INDIVIDUAL | Inducted 2005 [Posthumous]
The life work of Mike Savage covered social work executive and religious activist, leading programs that served such groups as the homeless, the addicted, low-income persons with HIV/AIDS, immigrants, and the medically needy as well as leading Dignity, the gay and lesbian Roman Catholic organization.
Savage was a graduate of St. Louis University and began his career of service working on behalf of lower-income neighborhoods in St. Louis and of migrant farm workers throughout the country. His activities included serving as chief operating officer of Travelers and Immigrants Aid in Chicago (now Heartland Alliance), executive director of Fenway Community Health Center in Boston and of United Neighborhood Organization of Chicago (UNO) on the Southwest Side, and since 1994 as chief executive officer of Access Community Health Network, which expanded from nine facilities to become a 41-clinic organization serving 160,000 medically underserved patients in the Chicago area, including many under-insured sexual-minority clients and persons with HIV/AIDS.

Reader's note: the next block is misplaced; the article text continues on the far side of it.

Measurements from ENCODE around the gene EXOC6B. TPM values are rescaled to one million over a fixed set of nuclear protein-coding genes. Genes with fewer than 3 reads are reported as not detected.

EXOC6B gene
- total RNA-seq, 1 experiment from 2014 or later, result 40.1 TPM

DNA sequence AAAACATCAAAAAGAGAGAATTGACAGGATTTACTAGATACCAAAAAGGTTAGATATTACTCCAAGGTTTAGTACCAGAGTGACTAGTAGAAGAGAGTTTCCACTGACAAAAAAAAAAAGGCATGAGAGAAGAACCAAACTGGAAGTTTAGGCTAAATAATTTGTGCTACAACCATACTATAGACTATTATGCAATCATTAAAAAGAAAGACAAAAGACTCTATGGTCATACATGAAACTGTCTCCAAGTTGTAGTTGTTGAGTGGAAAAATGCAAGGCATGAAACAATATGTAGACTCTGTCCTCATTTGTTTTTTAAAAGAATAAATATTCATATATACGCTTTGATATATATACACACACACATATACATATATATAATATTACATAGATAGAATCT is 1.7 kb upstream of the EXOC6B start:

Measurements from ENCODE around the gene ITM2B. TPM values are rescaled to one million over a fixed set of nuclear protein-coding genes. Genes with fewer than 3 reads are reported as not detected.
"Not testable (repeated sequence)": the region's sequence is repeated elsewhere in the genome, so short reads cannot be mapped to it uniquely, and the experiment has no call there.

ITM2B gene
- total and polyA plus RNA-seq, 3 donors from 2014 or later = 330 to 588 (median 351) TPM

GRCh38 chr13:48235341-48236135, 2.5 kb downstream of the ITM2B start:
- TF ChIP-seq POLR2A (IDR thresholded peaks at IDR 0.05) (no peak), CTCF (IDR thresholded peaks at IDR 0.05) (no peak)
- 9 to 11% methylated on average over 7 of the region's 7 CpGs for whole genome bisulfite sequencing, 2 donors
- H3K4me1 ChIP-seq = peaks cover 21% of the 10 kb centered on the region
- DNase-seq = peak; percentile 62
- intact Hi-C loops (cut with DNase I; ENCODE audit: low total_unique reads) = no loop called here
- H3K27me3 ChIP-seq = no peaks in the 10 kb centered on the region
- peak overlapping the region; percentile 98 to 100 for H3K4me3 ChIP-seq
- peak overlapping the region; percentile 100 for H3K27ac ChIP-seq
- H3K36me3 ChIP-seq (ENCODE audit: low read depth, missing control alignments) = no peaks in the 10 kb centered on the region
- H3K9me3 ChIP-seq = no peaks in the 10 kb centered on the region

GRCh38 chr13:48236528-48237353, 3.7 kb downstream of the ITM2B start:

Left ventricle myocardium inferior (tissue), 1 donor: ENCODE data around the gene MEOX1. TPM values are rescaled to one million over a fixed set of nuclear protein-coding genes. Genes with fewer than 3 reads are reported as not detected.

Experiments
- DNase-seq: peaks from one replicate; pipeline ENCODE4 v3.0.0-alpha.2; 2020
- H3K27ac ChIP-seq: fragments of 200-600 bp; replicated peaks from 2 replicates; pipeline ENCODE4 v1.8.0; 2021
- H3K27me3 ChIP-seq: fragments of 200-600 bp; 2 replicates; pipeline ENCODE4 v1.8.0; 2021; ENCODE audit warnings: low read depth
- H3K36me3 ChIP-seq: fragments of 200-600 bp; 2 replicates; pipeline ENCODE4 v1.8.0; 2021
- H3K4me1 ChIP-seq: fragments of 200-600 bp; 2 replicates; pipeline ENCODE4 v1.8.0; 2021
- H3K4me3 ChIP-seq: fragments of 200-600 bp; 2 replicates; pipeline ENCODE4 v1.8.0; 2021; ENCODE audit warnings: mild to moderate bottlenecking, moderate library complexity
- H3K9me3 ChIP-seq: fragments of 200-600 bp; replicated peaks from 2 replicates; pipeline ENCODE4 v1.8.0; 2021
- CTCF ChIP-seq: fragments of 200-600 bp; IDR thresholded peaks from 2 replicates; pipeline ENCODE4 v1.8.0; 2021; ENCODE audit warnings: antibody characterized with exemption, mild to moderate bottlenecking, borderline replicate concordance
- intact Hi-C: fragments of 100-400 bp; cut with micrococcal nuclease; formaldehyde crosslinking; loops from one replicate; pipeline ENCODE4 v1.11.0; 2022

Savage was deeply involved in many sectors of the LGBT (lesbian, gay, bisexual, and transgender) communities and many of its organizations, including Dignity USA, the first AIDS Walk, Horizons Community Services, and Equality Illinois.
He was a leader in fighting for oppressed people’s rights at United Power for Action and Justice and for persons in recovery in many settings, such as the National Association of Community Health Centers’ HIV/Substance Abuse Committee. He was a tireless advocate for providing residential and outpatient services for LGBT persons with addictions.
At Heartland Alliance, Savage helped to expand services to homeless and lowincome persons living with HIV/AIDS. He also worked to ensure that LGBT immigrants had access to immigration services and that LGBT survivors of domestic violence had access to counseling support.
He was instrumental in persuading Illinois lawmakers to expand the KidCare child health insurance program to cover parents. He also took part in Stand Against Cancer, which helped to organize a campaign to enable poor Illinois women to obtain cervical cancer screening. The program screened more than 6,000 women in its first six months.
Born in 1952 in Fairfield, Illinois, Clarence Michael Savage died on June 24, 2004, in a whitewater rafting accident while in Alaska attending a conference on behalf of Access. His posthumous award was accepted by his partner in life, Andrew Swan.